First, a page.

'The Unquiet Bones' is not a book I'd usually choose (not being a big fan of historical crime fiction), but one of the joys of being a disciple of Medical Humanities is that it takes me to plays and films I wouldn't otherwise see, and encourages me to read books I wouldn't otherwise have considered. Melvin Starr's first novel introduces Hugh de Singleton, fictional medieval surgeon in the real-life Oxfordshire village of Bampton.
The author, Melvin Starr, is an American scholar of medieval surgery and English, but I am relieved to say that this novel bears no hint of dry academic discourse. It is written in prosaic, no-nonsense style, with an emphasis on moving the plot along. Written in the first person, Hugh de Singleton turns out to be an affable chap, eager to please his patron, Lord Gilbert. When the bones of a young girl are found in Gilbert's castle cesspit, Hugh is commissioned to play detective to solve the mystery. Read the first chapter here.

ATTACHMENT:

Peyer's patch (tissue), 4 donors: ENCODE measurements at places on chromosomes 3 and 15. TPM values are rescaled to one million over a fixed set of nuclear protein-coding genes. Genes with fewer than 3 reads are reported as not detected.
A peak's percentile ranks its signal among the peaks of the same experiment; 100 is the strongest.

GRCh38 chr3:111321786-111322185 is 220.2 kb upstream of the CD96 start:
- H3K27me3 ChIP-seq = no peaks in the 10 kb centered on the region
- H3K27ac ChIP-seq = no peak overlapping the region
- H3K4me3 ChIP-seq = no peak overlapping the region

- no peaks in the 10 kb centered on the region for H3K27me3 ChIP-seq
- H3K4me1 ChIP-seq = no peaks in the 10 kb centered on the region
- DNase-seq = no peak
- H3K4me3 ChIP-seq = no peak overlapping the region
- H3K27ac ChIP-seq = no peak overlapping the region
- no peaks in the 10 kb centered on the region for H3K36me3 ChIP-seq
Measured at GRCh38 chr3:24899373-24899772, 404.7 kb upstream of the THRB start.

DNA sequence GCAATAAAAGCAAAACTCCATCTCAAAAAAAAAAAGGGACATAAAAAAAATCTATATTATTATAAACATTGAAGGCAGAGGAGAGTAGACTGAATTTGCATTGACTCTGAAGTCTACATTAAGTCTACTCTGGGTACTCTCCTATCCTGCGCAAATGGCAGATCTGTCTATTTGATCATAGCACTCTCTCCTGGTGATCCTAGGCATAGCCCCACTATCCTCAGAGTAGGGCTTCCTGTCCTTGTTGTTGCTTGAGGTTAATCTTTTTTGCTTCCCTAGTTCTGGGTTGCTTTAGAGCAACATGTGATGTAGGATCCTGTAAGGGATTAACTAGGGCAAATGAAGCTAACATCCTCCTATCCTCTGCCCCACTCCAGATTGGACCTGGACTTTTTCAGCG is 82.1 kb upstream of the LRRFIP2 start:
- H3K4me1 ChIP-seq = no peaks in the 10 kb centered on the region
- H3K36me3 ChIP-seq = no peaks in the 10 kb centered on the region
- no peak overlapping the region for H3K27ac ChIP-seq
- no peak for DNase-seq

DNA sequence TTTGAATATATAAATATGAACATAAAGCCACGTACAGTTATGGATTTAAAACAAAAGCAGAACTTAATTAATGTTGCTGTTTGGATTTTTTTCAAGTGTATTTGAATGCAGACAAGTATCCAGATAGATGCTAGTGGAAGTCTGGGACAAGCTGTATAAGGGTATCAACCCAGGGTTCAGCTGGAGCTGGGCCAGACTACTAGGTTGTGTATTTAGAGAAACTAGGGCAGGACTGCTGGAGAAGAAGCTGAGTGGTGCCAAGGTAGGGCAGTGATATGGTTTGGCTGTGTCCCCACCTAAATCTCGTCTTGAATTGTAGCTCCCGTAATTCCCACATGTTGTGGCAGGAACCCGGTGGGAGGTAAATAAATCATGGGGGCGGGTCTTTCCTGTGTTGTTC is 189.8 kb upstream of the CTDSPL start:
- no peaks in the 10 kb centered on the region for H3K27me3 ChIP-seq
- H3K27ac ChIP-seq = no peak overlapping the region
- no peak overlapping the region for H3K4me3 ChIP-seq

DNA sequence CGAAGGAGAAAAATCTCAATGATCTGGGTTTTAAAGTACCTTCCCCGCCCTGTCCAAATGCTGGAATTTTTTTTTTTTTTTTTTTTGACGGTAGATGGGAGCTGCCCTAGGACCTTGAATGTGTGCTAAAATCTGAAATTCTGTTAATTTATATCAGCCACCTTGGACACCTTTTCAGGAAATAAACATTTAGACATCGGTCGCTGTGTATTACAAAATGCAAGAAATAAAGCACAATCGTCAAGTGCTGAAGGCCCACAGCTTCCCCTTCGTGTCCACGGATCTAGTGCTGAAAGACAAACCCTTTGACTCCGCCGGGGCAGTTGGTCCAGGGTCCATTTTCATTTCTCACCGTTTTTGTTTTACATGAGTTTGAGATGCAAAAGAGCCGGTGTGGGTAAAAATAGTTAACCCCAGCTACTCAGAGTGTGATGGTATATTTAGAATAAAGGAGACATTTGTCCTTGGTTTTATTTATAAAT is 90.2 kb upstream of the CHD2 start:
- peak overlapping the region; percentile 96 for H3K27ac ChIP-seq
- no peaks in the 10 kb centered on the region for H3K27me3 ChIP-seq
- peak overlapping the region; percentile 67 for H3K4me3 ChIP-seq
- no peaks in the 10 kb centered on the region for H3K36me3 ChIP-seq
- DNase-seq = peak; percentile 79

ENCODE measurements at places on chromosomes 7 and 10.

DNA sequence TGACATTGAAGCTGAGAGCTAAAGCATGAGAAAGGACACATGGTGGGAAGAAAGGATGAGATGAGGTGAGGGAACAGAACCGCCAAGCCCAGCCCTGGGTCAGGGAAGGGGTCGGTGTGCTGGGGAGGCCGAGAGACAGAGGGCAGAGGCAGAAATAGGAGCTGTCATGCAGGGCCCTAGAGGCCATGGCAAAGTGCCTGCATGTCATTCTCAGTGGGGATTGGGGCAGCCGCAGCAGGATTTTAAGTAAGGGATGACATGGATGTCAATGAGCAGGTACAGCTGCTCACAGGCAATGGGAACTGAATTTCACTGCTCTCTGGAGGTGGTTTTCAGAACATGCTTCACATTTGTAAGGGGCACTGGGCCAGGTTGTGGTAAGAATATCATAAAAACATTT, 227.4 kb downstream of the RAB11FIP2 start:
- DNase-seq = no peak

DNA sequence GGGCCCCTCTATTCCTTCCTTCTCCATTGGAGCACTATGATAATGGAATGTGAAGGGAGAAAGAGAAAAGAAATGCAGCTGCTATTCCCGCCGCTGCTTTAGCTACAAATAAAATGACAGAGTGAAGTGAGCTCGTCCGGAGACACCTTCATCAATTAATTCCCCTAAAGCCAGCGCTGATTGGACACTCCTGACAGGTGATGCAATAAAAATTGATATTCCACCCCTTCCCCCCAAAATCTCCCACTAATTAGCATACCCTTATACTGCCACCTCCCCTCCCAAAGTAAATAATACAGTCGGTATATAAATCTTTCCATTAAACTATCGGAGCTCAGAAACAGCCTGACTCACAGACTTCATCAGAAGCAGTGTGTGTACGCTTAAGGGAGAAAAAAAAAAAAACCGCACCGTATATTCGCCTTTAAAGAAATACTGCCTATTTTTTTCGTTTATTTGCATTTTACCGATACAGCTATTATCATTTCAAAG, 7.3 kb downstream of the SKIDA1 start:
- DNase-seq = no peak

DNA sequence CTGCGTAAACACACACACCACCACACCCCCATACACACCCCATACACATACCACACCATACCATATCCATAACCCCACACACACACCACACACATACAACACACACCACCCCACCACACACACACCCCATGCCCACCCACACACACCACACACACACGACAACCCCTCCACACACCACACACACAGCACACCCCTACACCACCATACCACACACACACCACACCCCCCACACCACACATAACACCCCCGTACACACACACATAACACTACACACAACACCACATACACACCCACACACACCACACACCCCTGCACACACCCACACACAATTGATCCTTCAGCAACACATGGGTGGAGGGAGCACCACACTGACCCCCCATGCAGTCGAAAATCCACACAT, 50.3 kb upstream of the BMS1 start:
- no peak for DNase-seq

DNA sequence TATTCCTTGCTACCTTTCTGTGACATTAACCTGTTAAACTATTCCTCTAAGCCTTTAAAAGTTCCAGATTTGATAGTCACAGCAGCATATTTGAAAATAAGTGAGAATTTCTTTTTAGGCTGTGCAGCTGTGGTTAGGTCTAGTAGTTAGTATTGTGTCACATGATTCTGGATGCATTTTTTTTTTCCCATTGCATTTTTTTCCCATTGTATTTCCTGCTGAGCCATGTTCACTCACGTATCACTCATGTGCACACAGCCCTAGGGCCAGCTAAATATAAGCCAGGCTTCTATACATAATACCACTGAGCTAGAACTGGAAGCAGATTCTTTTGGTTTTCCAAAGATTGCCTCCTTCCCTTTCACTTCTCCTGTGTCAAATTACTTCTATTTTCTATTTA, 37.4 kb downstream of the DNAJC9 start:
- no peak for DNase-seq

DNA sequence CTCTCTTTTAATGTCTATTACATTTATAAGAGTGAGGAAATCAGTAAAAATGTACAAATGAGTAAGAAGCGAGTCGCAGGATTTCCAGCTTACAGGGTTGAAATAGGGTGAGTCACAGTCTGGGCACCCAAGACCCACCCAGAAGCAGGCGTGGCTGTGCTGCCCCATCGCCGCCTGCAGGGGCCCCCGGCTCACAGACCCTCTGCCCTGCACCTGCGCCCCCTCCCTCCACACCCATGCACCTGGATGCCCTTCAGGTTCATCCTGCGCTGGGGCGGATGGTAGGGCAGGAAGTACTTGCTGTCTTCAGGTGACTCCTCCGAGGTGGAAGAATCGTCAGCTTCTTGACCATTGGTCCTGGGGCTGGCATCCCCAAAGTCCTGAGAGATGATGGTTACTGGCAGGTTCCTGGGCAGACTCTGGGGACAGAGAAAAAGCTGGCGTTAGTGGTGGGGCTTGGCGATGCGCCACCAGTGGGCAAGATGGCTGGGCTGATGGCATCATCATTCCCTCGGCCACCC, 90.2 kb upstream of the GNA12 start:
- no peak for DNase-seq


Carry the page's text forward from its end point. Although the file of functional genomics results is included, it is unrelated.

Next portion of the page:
While undoubtedly a page-turner, 'The Unquiet Bones' reads a little like a potential script for a TV drama: long on dialogue and short on description. Rather too many sentences start with 'I' in quick succession, and there is little to explain Hugh's remarkable medical acumen and experience given he is new to the job. In short, I would have liked more literariness! However, the story has a twist or two and I found myself rooting for the modest Hugh, especially in his aspiring to the beautiful Lady Joan who is way above his station. Billed as the 'first chronicle', there is obviously more to look forward to.
Other historical series with a medical slant are the Brother Cadfael series by Ellis Peters (I can really recommend the audiobooks of these which are beautifully read by Stephen Thorne, complete with lyrical Welsh cadences), and the delightful Amelia Peabody series by Elizabeth Peters. Peabody is redoubtable Victorian archaeologist with a modicum of medical skill and a considerable ego.